R v Singh: The Ontario Court of Appeal Holds that Choreographed Beatings Warrant a Stay of Conviction
The Ontario Court of Appeal has laid down a zero tolerance policy on police beating of suspects to obtain confessions. In R v Singh, 2013 ONCA 750 [Singh], the court held that a suspect’s conviction for robbery should be stayed because the police subjected him to repeated beatings during his interrogation. The trial judge dismissed the accused’s application for a stay of the conviction and instead opted to reduce the accused’s sentence by one year. The court disagreed that a reduced sentence properly remedied the policy brutality: “[T]he state misconduct here was so egregious that the mere fact of going forward in light of it would be so offensive to society that a stay of the conviction is warranted in the circumstances” (Singh, para 34).
The accused in this case broke into a warehouse, tied up a worker, and stole a quantity of copper piping. After his arrest, police offices assaulted the accused on three separate occasions. The accused was punched, kicked, and choked to the point where he asked the officers to kill him. The accused then gave an exculpatory video statement, but he was convicted at trial.
The Stay as Remedy
Despite her recognition of the serious nature of the police misconduct, the trial judge dismissed the accused’s application for a stay of the conviction. She gave four reasons: (i) The police brutality did not affect the fairness of the trial; (ii) the accused’s injuries were not permanent and did not result in serious harm; (iii) the accused was convicted of serious charges; and (iv) there are very few Canadian cases where police brutality was remedied with a stay.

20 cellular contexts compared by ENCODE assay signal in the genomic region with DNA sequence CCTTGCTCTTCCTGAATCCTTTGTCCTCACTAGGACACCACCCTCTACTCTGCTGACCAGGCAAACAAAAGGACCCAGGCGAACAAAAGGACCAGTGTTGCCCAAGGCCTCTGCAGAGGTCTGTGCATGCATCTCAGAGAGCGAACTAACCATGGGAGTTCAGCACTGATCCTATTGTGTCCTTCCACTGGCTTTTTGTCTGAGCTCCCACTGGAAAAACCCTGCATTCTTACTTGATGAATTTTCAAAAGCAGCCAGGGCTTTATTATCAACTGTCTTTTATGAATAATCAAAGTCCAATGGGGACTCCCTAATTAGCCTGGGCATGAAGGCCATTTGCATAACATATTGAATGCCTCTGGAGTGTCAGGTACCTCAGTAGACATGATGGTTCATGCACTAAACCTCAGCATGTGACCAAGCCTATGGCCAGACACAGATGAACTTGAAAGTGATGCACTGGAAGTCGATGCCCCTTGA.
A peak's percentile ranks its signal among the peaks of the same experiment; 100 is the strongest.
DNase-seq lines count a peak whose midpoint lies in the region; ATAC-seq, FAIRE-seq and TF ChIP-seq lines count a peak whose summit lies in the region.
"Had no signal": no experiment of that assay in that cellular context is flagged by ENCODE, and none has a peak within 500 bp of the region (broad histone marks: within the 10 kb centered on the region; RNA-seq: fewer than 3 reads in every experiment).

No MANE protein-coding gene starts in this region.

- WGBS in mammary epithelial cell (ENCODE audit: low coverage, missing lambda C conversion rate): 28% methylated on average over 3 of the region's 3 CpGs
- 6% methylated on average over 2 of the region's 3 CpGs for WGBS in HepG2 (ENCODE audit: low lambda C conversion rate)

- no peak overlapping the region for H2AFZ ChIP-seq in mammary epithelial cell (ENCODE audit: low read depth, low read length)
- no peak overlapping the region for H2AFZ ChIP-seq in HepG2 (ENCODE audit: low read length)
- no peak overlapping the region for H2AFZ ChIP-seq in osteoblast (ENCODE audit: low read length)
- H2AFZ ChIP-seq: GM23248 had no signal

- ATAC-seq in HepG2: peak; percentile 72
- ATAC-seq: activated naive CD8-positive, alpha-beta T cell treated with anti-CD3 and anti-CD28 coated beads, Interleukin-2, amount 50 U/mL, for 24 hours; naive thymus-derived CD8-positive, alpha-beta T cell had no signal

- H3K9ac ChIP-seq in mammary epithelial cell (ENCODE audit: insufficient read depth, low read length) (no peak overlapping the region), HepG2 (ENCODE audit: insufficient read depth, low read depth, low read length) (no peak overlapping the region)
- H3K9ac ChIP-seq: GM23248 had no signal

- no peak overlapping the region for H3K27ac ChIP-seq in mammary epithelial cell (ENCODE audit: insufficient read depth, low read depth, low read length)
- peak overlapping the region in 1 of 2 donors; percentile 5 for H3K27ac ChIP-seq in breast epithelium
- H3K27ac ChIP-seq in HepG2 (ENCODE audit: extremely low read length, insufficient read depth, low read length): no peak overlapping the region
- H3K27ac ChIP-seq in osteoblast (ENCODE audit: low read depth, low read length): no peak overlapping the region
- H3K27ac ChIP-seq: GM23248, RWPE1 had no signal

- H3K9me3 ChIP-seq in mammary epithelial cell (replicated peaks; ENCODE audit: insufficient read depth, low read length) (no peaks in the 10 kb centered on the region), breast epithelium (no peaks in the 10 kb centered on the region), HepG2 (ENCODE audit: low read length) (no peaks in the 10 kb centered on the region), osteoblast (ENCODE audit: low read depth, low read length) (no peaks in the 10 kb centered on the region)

The court begins its analysis by noting that the trial judge’s reasons for not imposing a stay are not exhaustive of the situations where a stay may be imposed. Rather, the court applies R v O’Connor,  4 SCR 411 [O’Connor], where the Supreme Court of Canada held that a stay can be granted even if the state misconduct did not affect trial fairness. This “residual category” of cases
[a]ddresses the panoply of diverse and sometimes unforeseeable circumstances in which a prosecution is conducted in such a manner as to connote unfairness or vexatiousness of such a degree that it contravenes fundamental notions of justice and thus undermines the integrity of the judicial process (O’Connor, para 73).
Despite the Supreme Court’s caution that such cases will be rare, the court found that this case warrants a stay of the conviction. The court also found that the lack of jurisprudence on this issue is not determinative. Rather, it held that the choreographed and serious nature of the police misconduct had systemic implications that would impugn the integrity of the justice system were the conviction not stayed.
Choreographed Beatings as a Factor?
The court is clear that a finding of prejudice to trial fairness is not the only avenue to staying a conviction—O’Connor’s residual category can be applied in cases of particularly egregious state misconduct. What is less clear is where the threshold for applying O’Connor lies.
The court does not provide a test for determining this threshold, but it provides some guidance. This case involved repeated beatings over three separate incidents in what appeared to be a deliberately choreographed interrogation technique. The court repeatedly invoked the seemingly systematized approach to these beatings to justify its granting of the stay, so it appears that the degree of organization or institutionalization involved in the state misconduct is one factor that can guide lower courts in future cases.